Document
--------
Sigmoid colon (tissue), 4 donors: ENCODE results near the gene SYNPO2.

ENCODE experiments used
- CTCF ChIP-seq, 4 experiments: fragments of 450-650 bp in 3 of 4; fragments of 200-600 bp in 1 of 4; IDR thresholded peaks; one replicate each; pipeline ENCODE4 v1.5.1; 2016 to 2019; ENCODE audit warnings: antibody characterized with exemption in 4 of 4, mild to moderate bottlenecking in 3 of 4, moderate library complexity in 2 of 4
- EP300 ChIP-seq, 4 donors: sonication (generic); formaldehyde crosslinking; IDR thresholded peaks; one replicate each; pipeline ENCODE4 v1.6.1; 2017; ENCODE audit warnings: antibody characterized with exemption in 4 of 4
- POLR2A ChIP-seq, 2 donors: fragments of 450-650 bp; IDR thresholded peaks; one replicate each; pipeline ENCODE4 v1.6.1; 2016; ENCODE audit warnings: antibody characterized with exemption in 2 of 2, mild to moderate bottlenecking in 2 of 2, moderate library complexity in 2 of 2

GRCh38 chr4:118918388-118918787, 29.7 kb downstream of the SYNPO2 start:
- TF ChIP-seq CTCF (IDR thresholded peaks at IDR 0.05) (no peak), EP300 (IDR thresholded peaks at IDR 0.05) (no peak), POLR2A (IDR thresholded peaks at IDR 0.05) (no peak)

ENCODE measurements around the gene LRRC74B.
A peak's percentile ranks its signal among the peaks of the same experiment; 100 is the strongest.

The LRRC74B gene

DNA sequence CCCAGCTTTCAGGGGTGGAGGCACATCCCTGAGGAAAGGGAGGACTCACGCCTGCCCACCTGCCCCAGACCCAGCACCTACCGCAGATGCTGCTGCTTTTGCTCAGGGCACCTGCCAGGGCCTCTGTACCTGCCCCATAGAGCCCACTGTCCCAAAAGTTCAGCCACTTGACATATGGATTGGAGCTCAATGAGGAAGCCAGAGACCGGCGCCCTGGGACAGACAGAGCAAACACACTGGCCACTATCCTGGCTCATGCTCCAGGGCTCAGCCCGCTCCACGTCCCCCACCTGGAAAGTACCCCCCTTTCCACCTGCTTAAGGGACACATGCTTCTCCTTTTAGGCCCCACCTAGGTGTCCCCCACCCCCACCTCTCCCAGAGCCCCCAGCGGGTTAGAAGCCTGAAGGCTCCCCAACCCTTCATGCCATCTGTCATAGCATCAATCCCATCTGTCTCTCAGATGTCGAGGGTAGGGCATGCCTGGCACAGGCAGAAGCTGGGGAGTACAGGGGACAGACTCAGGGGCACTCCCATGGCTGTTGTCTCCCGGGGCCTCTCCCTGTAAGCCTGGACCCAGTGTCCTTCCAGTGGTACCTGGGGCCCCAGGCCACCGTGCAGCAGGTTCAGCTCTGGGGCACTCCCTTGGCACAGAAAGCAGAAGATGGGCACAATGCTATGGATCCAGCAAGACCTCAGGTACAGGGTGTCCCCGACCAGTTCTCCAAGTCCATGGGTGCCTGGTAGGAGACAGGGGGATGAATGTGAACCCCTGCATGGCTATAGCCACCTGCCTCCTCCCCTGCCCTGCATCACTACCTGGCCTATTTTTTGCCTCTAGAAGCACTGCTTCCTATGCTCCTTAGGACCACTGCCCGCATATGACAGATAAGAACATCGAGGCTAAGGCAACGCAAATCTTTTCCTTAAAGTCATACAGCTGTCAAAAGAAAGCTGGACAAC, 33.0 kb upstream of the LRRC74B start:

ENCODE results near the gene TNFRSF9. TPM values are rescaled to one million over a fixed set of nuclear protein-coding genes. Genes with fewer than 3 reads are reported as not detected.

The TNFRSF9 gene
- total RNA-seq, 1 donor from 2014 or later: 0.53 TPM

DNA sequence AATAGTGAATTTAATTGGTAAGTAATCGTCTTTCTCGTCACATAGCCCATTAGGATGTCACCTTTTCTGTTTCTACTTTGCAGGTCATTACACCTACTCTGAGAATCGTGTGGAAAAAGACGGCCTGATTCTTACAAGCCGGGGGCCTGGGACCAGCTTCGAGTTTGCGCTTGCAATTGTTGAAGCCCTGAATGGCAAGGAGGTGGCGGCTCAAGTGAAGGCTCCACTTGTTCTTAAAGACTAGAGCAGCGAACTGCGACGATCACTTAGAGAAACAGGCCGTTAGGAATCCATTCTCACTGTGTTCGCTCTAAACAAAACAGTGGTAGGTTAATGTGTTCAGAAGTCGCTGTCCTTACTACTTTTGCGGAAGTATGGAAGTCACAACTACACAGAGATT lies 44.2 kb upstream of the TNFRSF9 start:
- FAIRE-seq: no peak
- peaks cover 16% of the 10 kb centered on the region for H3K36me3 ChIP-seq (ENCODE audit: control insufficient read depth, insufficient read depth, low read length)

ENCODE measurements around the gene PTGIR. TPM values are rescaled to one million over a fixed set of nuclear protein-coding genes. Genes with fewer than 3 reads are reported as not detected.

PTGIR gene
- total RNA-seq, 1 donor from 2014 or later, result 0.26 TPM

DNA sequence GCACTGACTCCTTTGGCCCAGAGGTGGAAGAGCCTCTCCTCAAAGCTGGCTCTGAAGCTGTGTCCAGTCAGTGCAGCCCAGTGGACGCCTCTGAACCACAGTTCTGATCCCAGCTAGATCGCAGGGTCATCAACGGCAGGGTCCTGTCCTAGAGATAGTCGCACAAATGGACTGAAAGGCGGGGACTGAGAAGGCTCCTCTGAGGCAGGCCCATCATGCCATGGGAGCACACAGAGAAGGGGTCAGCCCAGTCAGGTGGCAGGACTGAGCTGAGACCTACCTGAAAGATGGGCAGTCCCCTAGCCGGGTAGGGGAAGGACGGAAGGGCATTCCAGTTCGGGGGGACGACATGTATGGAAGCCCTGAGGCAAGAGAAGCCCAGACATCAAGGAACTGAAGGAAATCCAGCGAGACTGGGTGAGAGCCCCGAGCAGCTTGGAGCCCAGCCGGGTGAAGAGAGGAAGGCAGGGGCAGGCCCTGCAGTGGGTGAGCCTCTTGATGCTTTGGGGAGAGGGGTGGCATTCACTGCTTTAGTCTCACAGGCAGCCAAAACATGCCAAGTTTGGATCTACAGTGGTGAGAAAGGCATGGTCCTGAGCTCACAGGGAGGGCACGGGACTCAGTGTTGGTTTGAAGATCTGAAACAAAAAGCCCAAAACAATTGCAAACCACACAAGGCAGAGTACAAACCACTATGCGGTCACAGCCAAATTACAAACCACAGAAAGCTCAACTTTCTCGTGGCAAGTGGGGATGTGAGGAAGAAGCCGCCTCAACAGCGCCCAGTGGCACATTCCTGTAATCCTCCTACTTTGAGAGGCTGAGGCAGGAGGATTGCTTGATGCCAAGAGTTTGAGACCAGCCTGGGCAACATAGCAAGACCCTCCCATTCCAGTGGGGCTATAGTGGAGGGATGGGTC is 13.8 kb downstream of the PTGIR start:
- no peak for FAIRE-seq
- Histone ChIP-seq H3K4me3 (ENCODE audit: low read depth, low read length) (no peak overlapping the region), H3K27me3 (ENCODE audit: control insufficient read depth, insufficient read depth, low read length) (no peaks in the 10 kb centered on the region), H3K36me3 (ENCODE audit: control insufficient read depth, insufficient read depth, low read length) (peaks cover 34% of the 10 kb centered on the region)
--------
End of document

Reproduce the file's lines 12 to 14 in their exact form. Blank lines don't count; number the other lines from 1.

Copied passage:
ENCODE results near the gene TNFRSF9. TPM values are rescaled to one million over a fixed set of nuclear protein-coding genes. Genes with fewer than 3 reads are reported as not detected.

The TNFRSF9 gene
- total RNA-seq, 1 donor from 2014 or later: 0.53 TPM